Nine Beautiful Crystals You Can Grow at Home
In a crystal, atoms and molecules are arranged in a consistent, repeating pattern. Examples of natural crystals include amethysts and diamonds. Crystals have 219 possible symmetries, called crystallographic space groups, and they are grouped into 7 crystal systems.
These include: Isometric, where crystals form cubes or rectangular boxes, halite, or salt, is an example, Tetragonal, Orthorhombic, Monoclinic, Triclinic, Trigonal and Hexagonal, where crystals form hexagons, ordinary ice is an example.
You can grow crystals at home using products you already have on your shelf, such as sugar, salt, alum, borax, and Epsom salt. Growing crystals is a great activity to do with children, and homemade crystals make great Christmas gifts, beautiful ornaments for a Christmas tree, and in one case, a delicious sugary treat.
1. Sugar crystals
- 1 cup of water
- 3 cups of sugar
- A glass jar or measuring cup
- A pencil or a butter knife
- Cotton or wool string or yarn
Use a saucepan to boil the water, then stir in the sugar one teaspoonful at a time. Continue adding sugar until it will no longer dissolve in the water, and it starts accumulating on the bottom of the pan. This means your sugar solution is saturated.
If you want colored crystals, add a few drops of food coloring which you can buy on Amazon where you can also find heat-safe measuring cups. Then, pour the solution into the glass jar while avoiding pouring any of the undissolved sugar.
Tie the string to the middle of the pencil or butter knife, rest the pencil or knife on the jar's rim, and allow the string to dangle in the water as close to the bottom as possible without touching either the bottom or the sides of the jar.
Cover the jar with a paper towel and place it somewhere where it won't be disturbed. Crystal growth should start within a day, and you can let the crystals grow until they are as large as you want or they have stopped growing. Pull up the string, allow the crystals to dry, and enjoy a sugary treat.
2. Alum crystals
Alum is a spice that is most often added to pickling liquid to keep pickles crisp. You can find alum in the spice section of your local supermarket and you can buy a fishing line on Amazon. To grow alum crystals at home, you'll need:
- 1/2 cup hot tap water
- 2-1/2 tablespoons alum
- A nylon fishing line
- A pencil or butter knife
- Two glass jars
You have to use a nylon line because alum crystals won't adhere to it. To make alum crystals, pour the hot tap water into one of the jars and add alum until it stops dissolving. Leave the jar undisturbed overnight.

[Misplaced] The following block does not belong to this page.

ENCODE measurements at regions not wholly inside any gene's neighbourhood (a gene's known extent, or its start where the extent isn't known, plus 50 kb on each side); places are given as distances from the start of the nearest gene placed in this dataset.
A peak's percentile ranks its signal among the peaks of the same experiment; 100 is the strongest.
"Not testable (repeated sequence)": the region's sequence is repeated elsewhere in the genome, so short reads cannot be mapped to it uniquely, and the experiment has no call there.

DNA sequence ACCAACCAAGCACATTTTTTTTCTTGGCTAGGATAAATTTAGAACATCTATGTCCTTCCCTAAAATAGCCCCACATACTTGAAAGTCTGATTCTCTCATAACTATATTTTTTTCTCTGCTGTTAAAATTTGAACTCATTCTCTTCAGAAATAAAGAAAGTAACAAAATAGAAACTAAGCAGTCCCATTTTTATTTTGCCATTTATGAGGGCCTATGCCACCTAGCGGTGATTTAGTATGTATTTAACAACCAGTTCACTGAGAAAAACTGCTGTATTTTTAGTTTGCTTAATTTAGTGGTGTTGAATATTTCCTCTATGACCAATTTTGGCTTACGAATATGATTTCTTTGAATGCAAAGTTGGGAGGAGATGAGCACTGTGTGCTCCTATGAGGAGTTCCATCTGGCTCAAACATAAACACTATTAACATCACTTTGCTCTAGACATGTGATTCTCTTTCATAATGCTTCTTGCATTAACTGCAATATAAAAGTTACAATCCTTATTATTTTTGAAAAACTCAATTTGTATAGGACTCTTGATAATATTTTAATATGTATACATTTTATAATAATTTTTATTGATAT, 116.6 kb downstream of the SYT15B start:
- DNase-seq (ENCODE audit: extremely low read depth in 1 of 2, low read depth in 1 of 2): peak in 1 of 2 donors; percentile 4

The next day, pour the alum solution from the first jar into the second jar. You will see small alum "seed" crystals beginning to form. Tie the nylon fishing line around the largest or best-shaped crystal, and tie the other end around the middle of the pencil or butter knife. Allow the fishing line to dangle in the jar, making sure the seed crystal is completely covered by the solution.
Cover the jar with a paper towel, and allow it to remain undisturbed. If you're patient, you can get alum crystals of startling size.
3. Borax crystals
Borax is a powder typically added along with clothes washing detergents to make clothes whiter. You can find it at your local grocery store in the detergent aisle or else you can buy it on Amazon. You can also buy the pipe cleaners on Amazon.
To make borax crystals, you'll need:
- Boiling water
- Pipe cleaners
- A pencil or butter knife
- Glass jar
To grow borax crystals, twist several pipe cleaners into a compact shape, such as a spiral. Tie a thread to each pipe cleaner, then tie the other end of the threads to the middle of the pencil or butter knife.
Pour the boiling water into the jar then add 3 to 4 tablespoons of borax for every 1 cup of water. Keep stirring until the water becomes clear, and a small pile of borax appears at the bottom of the jar.
Balance the pencil or butter knife along the rim of the jar, and allow the pipe cleaners to dangle close to the bottom of the jar without touching either the bottom or sides of the jar.
Cover the jar with a paper towel and put it somewhere where it won't be disturbed. The next day, remove the pipe cleaners and let them dry on a paper towel. While the borax crystals are clear, they will appear colored due to the colors of the pipe cleaners shining through.
4. Salt crystals
If you look at common salt grains under a microscope, you'll see that each crystal is actually a tiny cube. To grow salt (or sodium chloride crystals) you'll need:
- Table salt (un-iodized works best)
- Boiling water (distilled water works best)
- Glass jar
- Pencil or butter knife
In a saucepan, stir salt into boiling water until no more will dissolve, and any excess appears at the bottom of the pan. Pour the solution into a glass jar, making sure no undissolved salt gets in.